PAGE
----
This week the Minnesota Court of Appeals reversed a district court ruling that prevented a 27-year-old man from marrying a woman, because he has a mental illness. His parents don’t believe he fully understands what marriage is.
Marriage is a civil right, the court said. “It is, however, subject to reasonable regulation by the state, provided that such regulations ‘do not significantly interfere with decisions to enter into the marital relationship.'”
The court didn’t grant Michael O’Brien the right to marry, however. It sent the case back to the district court.
“When determining whether a ward is competent to marry, the burden of proof lies with those challenging the ward’s competence, and their evidence should be supported by expert testimony,” Judge John Smith said. “The district court must make specific findings that address the ward’s ability to understand the meaning, rights, and obligations of marriage.”
The case is a good example of an under-the-radar debate over what civil rights those with a mental illness should enjoy.
ProPublica is reporting today on an extension of that debate: Should the mentally ill lose their children because they might pose a risk to their children by virtue of their illness?
Under a concept sometimes called “predictive neglect,” Missouri and about 30 other states allow courts to terminate a parent’s connection to a child if authorities conclude a mother or father has a mental illness that renders them incapable of safely raising the child.
Officials usually must present evidence that the illness poses a threat. Most cases involve significant mental illness, not run-of-the-mill depression or anxiety. Yet there need be no evidence of actual harm or neglect, just a conclusion that there is a risk of it.
States typically do not track how many parental termination cases are related to mental illness, or how often parents have lost children based on a diagnosis.
New York, one of the few states that does tally such cases, has about 200 parental terminations annually based on mental disability, a category that includes both mental illness and “mental retardation.” If there were a similar rate nationally, that would amount to several thousand cases per year.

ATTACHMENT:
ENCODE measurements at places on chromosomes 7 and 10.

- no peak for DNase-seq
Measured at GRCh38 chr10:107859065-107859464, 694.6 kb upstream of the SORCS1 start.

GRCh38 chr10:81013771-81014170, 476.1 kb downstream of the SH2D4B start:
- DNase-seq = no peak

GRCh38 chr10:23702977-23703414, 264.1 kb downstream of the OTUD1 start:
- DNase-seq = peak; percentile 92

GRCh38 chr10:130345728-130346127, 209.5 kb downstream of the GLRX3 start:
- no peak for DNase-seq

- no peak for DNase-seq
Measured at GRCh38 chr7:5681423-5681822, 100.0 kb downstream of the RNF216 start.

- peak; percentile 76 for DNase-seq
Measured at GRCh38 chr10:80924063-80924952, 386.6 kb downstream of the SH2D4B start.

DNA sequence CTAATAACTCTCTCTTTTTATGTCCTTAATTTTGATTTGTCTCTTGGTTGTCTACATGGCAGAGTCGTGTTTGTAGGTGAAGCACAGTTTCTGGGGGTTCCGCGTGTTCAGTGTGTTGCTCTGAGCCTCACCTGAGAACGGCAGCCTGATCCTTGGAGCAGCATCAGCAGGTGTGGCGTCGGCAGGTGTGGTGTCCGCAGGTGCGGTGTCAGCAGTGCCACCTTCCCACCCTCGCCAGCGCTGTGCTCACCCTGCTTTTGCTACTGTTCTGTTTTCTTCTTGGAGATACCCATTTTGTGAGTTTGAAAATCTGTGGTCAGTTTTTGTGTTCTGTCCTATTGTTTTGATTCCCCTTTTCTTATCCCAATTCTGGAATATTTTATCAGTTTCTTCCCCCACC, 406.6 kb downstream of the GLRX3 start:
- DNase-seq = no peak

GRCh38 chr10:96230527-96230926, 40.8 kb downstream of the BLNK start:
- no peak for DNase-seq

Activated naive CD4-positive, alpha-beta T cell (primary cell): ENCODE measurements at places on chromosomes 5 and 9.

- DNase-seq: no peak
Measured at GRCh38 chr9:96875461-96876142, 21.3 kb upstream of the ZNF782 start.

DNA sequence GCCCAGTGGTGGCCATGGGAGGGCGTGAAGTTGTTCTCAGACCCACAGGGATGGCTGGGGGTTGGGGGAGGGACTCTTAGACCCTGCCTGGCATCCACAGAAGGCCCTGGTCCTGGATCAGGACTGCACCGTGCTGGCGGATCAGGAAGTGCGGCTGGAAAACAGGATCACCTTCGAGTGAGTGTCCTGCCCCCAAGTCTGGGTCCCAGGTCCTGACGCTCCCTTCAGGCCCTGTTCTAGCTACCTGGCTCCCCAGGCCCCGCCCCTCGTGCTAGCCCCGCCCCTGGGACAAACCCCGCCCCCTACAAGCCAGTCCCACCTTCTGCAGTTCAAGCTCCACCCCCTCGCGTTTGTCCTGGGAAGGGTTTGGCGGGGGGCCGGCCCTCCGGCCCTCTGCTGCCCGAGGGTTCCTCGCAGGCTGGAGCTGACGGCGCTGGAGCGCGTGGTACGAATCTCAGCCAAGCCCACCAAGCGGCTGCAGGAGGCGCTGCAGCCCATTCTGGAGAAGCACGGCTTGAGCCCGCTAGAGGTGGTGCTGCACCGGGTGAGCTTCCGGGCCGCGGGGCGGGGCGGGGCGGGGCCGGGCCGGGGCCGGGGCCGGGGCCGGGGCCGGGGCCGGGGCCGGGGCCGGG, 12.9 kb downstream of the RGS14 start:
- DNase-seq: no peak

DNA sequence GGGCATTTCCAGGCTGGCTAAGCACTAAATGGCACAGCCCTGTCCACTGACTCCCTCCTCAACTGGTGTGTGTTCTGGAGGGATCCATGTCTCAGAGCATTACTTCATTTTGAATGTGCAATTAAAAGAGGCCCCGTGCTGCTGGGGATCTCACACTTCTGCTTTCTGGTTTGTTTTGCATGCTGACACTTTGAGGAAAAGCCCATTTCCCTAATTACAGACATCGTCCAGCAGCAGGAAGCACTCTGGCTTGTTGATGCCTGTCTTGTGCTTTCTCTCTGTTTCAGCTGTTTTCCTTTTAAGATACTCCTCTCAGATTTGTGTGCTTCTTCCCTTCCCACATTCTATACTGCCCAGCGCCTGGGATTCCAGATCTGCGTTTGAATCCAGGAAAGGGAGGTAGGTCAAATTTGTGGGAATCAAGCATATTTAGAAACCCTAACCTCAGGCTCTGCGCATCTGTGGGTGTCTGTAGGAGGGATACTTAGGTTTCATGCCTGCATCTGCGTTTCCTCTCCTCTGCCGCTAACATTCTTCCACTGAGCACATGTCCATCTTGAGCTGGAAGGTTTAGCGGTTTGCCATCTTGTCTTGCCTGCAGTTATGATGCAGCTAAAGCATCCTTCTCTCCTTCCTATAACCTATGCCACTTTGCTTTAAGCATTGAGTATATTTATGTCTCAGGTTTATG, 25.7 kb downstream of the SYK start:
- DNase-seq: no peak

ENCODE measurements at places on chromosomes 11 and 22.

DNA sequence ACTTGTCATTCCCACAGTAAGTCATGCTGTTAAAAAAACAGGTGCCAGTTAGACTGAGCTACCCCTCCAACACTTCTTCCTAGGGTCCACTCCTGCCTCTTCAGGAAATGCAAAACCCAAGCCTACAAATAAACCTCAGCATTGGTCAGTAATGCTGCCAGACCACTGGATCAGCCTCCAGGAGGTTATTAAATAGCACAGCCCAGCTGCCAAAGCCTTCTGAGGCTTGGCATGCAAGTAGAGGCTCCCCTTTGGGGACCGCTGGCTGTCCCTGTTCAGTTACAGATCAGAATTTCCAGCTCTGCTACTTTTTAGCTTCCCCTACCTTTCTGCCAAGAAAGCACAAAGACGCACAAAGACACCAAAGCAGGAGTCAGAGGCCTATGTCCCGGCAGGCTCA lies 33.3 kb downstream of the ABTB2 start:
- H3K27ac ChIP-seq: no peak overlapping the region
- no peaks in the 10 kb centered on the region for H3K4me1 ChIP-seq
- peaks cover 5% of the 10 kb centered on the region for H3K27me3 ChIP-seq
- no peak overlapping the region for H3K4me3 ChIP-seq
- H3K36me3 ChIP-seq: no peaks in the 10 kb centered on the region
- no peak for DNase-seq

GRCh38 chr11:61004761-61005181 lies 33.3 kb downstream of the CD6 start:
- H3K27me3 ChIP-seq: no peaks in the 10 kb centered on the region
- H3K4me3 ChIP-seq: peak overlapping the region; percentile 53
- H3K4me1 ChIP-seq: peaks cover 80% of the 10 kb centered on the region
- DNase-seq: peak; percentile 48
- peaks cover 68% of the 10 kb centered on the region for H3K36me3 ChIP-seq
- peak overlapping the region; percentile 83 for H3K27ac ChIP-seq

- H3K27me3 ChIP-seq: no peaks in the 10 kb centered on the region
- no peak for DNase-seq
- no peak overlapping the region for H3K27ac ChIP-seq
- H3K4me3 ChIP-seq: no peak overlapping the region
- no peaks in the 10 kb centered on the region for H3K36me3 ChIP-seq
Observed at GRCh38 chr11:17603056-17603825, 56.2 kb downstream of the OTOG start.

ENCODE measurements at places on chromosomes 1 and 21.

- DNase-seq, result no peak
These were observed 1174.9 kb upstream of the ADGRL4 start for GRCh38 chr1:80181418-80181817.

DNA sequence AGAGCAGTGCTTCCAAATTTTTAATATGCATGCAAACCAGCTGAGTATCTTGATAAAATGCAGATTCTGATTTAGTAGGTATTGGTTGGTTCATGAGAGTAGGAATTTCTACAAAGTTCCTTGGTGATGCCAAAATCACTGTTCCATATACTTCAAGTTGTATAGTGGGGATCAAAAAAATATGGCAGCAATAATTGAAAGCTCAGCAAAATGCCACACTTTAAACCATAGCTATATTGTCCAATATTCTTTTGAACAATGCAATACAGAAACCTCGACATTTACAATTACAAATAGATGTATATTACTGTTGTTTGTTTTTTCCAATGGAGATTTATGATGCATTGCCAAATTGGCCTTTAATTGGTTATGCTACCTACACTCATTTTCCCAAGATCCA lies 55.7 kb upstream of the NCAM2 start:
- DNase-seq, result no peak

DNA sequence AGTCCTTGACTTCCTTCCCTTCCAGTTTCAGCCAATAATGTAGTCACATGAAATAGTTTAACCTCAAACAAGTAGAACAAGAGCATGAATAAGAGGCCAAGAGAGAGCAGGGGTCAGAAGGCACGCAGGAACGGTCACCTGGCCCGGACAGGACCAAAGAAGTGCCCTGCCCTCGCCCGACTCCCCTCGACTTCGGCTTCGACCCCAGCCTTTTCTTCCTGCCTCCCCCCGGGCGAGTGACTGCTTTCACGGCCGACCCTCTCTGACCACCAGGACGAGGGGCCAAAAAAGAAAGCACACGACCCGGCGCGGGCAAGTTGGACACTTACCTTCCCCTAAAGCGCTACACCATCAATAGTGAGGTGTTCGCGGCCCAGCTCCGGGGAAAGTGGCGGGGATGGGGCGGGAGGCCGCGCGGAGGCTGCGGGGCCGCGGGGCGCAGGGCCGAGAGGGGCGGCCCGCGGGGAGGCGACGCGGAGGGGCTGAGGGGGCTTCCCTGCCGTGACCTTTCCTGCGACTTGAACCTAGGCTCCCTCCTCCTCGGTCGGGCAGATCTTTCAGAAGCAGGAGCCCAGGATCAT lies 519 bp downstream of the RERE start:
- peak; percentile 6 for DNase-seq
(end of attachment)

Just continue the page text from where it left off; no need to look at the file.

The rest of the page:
The cases are typically sealed, and there’s no way to know how many involve court overreach.
In its investigation today, ProPublica says it’s impossible to know how many mentally ill parents are losing their children, because of the stigma of mental illness.
The laws permitting termination of parental rights were mostly written in an era when serious mental illness was assumed to disqualify patients from participation in normal life, including parenting.
Parents like Mindi may have been institutionalized. In many states, the mentally ill or intellectually disabled could be sterilized. The phrasing in the law has often changed—states have removed words like “feebleminded” and “depravity”—but the same concepts echo.
Indeed, a 2012 presidential commission report found that “parents with psychiatric disabilities experience the most significant discrimination when they attempt to exercise their fundamental right to create and maintain families.”
“When [mentally disabled] people were institutionalized, they could not keep their kids. Now they’re living on their own, and they’re not allowed to keep their kids,” said Patrick Yewell, who recently retired from a career as a foster care caseworker, supervisor and administrator in Kentucky’s child welfare system.
A 1997 federal law requires states that take children from a home to provide services to parents that could lead to them being reunited.
But the law doesn’t apply to disabilities — mental or physical– and five states — North Dakota among them — specifically list “mental illness” as one of the circumstances exempting them from trying to reunite the families.
Others on the list, according to ProPublica? Murdering, torturing or sexually abusing a child.
As near as we can tell, Minnesota does provide a specific listing of mental illness as a reason for removing children from a home as a precaution.
(h/t: Sasha Aslanian)